The IDEA’s Statute of Limitations Looks Forward From the Date of Discovery, Not Backward

Category: Education Matters
Date: May 18, 2017 10:36 AM

In 2006, the Avilas, parents of G.A., a student in the Spokane School District 81, asked the District to evaluate their son for special education services.  A school psychologist evaluated G.A. and concluded that G.A.’s behavior was not severe enough to qualify for special education services under the Individuals with Disabilities Education Act (IDEA).  In 2007, the Avilas requested that the District re-evaluate G.A. for IDEA eligibility.  A school psychologist concluded in a reevaluation dated April 14, 2008, that G.A. was eligible for special education services for autism.  About a year later, the Avilas and the District both filed a request for a due process hearing regarding a subsequent reevaluation of G.A.’s behavior.

The Administrative Law Judge (ALJ) ruled that the Avilas’ pre-April 2008 claims were barred by the statute of limitations because they occurred more than two years before the Avilas filed their due process complaint.  These claims included allegations that the District denied G.A. a “free appropriate public education” (FAPE) by failing to identify him as a child with a disability in 2006, and that the District failed to assess his suspected disability in 2006 and 2007.  The Avilas challenged the ALJ’s decision, and the federal trial court agreed that the claims were barred by the statute of limitations.  The Avilas appealed.

The Ninth Circuit Court of Appeals explained that the IDEA’s statute of limitations is contained in two different provisions of the IDEA, which create ambiguity.  The first provides that the two-year statute of limitations for filing a due process complaint is triggered when a parent “knew or should have known about the alleged action that forms the basis of the complaint.”  This is referred to as the “discovery rule.”  A parent would then have two years after he or she discovers a violation to file a due process complaint.  The second provision is written, instead, to bar a complaint regarding the identification, evaluation or educational placement of a child, or the provision of a FAPE if it arises from conduct occurring more than two years before the discovery date.  This is referred to as a “strict occurrence rule.”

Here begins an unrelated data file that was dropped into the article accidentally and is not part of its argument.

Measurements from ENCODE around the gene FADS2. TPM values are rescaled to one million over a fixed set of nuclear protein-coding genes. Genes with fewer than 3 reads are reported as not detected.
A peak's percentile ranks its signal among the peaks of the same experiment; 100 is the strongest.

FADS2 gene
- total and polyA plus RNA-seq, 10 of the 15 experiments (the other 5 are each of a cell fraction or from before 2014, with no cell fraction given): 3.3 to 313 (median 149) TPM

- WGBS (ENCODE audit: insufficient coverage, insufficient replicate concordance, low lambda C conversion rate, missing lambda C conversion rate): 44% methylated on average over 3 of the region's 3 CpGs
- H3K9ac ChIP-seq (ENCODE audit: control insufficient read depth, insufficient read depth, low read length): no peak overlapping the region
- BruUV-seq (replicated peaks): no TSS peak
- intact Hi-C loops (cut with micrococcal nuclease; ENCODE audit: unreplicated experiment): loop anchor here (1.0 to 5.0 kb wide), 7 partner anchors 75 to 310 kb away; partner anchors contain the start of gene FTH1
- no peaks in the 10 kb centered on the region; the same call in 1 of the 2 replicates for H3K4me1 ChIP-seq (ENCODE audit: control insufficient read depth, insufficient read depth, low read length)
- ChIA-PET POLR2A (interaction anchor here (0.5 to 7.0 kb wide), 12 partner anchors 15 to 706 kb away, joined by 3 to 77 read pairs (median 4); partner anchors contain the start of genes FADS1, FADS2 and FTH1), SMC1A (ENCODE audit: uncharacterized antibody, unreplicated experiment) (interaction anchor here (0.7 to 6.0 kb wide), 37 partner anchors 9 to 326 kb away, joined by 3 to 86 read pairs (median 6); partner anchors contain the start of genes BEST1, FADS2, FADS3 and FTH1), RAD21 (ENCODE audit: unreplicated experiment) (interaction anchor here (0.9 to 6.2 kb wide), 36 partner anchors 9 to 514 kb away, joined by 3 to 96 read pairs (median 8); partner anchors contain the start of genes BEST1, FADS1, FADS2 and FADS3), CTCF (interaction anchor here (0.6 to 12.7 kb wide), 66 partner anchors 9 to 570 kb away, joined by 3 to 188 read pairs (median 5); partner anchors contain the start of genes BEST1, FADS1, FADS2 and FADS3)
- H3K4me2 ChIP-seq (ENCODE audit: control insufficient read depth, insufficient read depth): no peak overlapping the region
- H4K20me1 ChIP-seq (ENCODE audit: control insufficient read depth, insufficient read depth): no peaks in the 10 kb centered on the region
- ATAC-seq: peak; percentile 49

The Court held that both provisions should be read as requiring an application of the “discovery rule.”  The Court considered whether Congress might have intended to create different limitations periods for requesting due process hearings and presenting complaints, but found instead that the second provision, “though poorly penned,” was intended merely as a synopsis of the discovery rule stated in the first provision.  Further, cutting off children’s and parent’s remedies if violations are not discovered within two years is not consistent with the IDEA’s purpose.  Thus, parents and children have two years after the discovery date to request a due process hearing or present a complaint.  The Court also found that the U.S. Department of Education’s interpretation of the IDEA and the IDEA’s legislative history both support this conclusion.

Both parties agreed that the discovery rule should apply to trigger the statute of limitations, but the District argued that the district court did apply the discovery rule.  The Ninth Circuit found that the district court had initially stated the correct rule, but had not applied it.  Thus, it ordered the district court to make findings about when the Avilas “knew or should have known” about the alleged actions that formed the basis of their complaint and address the statute of limitations under the standard adopted by the Court.

Avila v. Spokane School District 81 (9th Cir. 2017) 852 F.3d 936.


There are two exceptions to the IDEA’s two-year statute of limitations, which were not discussed in this case, but are important:  (1) when a local educational agency misrepresents that it has resolved issues underlying a claim; and (2) when a local educational agency withholds necessary information.  

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